At Inhabitatio Dei, Halden takes up a reading of Balthsar which sees the Petrine mission in the Church as having priority over the Pauline, Johannine, and Marian traditions. This reading construes the Petrine as normative and the others as exceptions.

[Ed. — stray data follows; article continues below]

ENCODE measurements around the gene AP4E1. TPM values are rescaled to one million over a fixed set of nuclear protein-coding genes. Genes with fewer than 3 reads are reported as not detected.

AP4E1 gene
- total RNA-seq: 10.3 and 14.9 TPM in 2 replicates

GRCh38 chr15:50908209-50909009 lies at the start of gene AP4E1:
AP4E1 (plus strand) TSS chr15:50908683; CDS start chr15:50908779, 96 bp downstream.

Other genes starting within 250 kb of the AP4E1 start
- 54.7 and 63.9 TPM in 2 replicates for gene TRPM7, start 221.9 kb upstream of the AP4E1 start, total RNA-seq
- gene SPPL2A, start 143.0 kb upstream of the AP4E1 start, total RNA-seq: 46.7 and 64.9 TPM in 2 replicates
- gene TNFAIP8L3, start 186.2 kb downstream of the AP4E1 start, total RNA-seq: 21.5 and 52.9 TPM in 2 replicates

The Petrine certainly has its place, but Christ is the conductor of the symphony, not Peter. Did you catch the critical aside Balthasar makes regarding the Petrine: that is, "a certain absence of New Testament prophecy" (GL 1, p354)?On the other hand, "the threefold archetypal experience of Christ [Peter, Paul, John], which is conferred by the Apostles on the Church for its use, remains permanently sustained and undergirded by the Marian experience of Christ, which in its depth and simplicity is quite beyond the power of words. But the Marian experience existed prior to the apostolic experience, and it thus wholly conditions it, for Mary, as Mother of the Head, is also Mother of the Body" (GL 1, p362).John is also a strong point of unity, as his testimony "constitutes something like a synthesis of the Petrine and Pauline elements" (GL 1, p 357).What jumps out at me is the form of the Pauline mission in the Church through history: that is, the Holy Spirit's repeated irruption in history of new charisms: Benedict, Francis, Ignatius, etc. The Catholic Church is increasingly reflecting upon her history as profoundly Pauline, and this can be understood by reading the official documents on the laity, religious life, consecrated life, etc.Cross-posted from the comments at Inhabitatio Dei.